Game Development Reference
Test automation enables you to get more testing done with the precious time you have. By
leaving repetitive testing tasks to machines, testers can spend more time on creating new
test designs, improving existing tests, and keeping up with the game code as it changes
throughout the project life cycle. Choosing the right projects, people, and automation
tools will prevent individual frustration and organizational rejection. Capture/playback
testing is one automation approach that you can start working with right away. Ideally,
testers should implement automation as a regular part of their job instead of treating it as
a project of its own that requires additional effort and budget. Capture/playback automa-
tion will come “naturally�? to testers who have practice, skill, and more practice.
Capture/playback test automation is not terribly suited for making “touchy feely�?
assessments of a game. Automated tests excel at comparing stored information against
what occurs during the test, but they cannot judge ease of use, playability, or how fun
a game is.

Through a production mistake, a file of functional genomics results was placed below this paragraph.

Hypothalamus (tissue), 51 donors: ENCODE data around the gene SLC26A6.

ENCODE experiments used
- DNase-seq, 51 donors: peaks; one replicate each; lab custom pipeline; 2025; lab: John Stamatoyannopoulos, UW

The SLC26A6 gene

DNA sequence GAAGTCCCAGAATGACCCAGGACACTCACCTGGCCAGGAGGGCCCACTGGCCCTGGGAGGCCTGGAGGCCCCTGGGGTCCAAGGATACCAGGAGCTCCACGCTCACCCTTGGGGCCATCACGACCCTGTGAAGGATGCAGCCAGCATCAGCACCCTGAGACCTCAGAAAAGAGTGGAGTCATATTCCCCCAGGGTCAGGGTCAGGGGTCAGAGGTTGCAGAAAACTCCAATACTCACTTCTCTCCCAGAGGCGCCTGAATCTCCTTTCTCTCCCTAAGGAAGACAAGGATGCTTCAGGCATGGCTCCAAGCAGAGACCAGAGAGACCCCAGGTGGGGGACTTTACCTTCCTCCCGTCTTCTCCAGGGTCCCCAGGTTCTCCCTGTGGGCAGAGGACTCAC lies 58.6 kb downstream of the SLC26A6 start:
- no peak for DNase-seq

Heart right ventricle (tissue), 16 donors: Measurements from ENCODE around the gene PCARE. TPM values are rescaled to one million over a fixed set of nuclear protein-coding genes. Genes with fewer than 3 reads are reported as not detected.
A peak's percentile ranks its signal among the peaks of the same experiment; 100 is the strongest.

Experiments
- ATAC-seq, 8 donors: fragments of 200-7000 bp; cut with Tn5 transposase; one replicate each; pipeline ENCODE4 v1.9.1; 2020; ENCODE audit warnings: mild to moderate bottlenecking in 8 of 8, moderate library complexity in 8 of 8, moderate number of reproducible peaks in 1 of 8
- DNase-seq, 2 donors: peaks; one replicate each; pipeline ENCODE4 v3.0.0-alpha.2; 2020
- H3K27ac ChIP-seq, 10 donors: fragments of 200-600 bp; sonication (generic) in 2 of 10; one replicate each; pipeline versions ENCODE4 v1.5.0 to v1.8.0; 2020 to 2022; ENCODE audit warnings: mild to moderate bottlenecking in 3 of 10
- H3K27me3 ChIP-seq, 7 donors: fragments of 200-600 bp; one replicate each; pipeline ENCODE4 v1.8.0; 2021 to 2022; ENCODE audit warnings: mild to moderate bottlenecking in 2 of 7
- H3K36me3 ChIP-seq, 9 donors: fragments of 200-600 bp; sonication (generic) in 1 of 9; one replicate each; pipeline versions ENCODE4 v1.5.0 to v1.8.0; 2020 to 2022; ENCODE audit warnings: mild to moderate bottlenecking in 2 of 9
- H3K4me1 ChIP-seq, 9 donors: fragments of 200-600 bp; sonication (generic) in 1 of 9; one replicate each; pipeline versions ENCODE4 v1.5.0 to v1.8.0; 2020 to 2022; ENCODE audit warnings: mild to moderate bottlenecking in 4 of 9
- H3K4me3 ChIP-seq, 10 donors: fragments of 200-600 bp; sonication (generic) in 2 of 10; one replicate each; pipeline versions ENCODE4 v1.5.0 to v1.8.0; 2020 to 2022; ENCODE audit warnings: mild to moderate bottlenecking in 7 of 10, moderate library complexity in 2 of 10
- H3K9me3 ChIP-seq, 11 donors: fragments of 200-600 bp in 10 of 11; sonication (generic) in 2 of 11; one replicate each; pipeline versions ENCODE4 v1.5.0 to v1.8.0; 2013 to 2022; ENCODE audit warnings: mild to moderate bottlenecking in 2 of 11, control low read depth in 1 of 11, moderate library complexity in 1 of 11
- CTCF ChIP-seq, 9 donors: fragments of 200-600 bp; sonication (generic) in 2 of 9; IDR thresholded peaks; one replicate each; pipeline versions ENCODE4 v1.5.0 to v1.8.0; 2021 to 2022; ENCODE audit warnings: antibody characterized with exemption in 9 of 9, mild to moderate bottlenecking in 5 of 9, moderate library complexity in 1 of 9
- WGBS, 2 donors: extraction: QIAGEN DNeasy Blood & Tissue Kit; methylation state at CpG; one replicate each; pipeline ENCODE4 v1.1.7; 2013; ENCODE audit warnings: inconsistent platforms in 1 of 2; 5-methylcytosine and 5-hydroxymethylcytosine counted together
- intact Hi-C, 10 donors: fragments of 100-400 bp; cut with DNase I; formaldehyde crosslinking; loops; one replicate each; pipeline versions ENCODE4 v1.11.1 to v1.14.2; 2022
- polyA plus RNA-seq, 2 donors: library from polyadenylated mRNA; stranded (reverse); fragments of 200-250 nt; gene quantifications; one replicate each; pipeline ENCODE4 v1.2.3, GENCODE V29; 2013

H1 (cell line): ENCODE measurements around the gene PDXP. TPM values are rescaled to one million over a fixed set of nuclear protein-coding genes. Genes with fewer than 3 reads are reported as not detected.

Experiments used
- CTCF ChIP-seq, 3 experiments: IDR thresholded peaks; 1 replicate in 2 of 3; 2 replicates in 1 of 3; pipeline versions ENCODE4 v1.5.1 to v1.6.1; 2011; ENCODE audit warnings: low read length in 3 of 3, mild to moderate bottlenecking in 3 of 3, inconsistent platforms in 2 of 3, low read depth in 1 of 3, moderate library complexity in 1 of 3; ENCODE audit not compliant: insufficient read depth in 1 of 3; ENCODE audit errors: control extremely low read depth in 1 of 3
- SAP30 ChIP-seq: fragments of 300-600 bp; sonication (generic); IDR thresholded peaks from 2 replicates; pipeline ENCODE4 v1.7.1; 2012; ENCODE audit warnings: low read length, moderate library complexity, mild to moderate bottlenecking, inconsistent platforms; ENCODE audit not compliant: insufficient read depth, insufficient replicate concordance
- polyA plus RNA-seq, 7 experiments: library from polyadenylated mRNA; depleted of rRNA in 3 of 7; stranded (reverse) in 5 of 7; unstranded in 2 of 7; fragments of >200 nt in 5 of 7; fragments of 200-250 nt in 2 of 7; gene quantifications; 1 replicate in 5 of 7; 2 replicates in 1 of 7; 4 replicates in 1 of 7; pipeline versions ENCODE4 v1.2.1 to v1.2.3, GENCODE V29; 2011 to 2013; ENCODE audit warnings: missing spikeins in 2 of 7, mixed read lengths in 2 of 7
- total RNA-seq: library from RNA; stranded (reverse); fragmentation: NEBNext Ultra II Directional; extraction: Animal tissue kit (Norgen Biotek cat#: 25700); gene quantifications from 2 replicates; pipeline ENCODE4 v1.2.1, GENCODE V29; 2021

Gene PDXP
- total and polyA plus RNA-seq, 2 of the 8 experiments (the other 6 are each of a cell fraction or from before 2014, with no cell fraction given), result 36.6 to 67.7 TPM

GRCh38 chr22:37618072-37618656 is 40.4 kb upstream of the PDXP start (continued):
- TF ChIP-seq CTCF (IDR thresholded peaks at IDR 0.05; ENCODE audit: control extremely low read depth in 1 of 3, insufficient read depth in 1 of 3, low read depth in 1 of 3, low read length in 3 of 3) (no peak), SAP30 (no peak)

Most off-the-shelf test automation solutions are not suited for random events such as
mob spawns, AI opponents, or dealing shuffled cards. To support capture/playback
automation in these cases you need access to tools that give you control of the random
number seed(s) or other mechanisms that drive the random behavior in a determin-
istic and repeatable manner. For example, a value can be provided in the game data
file for testers to specify which seed to use for the AI, or a special pop-up in-game control
panel can be provided for the same purpose. This kind of support needs to be identified
—in your test plan or through some other means—early in the project so your auto-
mated tests can be developed in time for test execution.